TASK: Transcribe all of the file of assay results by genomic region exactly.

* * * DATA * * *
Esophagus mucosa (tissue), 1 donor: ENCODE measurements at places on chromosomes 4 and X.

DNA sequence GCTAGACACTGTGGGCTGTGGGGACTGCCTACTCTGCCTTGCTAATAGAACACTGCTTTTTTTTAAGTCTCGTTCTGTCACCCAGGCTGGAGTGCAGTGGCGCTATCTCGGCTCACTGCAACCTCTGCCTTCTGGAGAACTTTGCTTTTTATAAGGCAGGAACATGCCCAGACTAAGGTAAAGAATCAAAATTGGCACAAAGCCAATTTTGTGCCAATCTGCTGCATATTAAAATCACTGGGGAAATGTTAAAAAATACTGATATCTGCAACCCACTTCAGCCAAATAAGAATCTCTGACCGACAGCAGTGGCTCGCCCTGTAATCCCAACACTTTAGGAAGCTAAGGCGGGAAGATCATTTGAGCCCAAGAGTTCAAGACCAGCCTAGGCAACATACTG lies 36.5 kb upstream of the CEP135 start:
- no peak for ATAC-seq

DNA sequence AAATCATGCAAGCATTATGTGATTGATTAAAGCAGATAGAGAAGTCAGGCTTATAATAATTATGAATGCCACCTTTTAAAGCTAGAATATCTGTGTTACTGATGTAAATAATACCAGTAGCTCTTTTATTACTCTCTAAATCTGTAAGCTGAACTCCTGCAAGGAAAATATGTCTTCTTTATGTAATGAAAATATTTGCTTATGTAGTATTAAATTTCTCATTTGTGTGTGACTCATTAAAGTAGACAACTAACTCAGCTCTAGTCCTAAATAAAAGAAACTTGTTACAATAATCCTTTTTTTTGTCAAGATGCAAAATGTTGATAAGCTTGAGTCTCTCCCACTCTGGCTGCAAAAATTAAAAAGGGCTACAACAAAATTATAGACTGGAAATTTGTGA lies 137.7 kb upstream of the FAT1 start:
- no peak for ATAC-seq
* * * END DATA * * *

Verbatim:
Esophagus mucosa (tissue), 1 donor: ENCODE measurements at places on chromosomes 4 and X.

DNA sequence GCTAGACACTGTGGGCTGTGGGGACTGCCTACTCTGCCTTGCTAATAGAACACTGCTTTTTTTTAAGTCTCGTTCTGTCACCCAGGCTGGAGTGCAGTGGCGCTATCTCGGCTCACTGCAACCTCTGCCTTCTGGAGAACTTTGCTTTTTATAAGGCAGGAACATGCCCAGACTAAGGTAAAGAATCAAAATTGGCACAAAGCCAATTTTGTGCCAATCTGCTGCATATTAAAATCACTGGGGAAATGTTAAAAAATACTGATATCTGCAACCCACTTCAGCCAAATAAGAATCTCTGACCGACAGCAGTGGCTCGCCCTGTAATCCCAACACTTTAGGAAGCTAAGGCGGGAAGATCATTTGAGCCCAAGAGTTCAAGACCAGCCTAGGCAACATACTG lies 36.5 kb upstream of the CEP135 start:
- no peak for ATAC-seq

DNA sequence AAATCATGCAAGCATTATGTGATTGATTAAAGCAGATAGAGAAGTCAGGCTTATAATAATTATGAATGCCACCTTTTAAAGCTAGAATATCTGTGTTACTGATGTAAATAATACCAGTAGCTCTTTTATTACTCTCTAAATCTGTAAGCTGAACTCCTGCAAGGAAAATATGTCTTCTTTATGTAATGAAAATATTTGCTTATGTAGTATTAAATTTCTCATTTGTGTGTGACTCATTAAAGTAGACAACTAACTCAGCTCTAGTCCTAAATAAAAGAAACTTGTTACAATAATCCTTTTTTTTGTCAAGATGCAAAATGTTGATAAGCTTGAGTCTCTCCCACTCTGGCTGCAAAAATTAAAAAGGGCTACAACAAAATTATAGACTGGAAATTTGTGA lies 137.7 kb upstream of the FAT1 start:
- no peak for ATAC-seq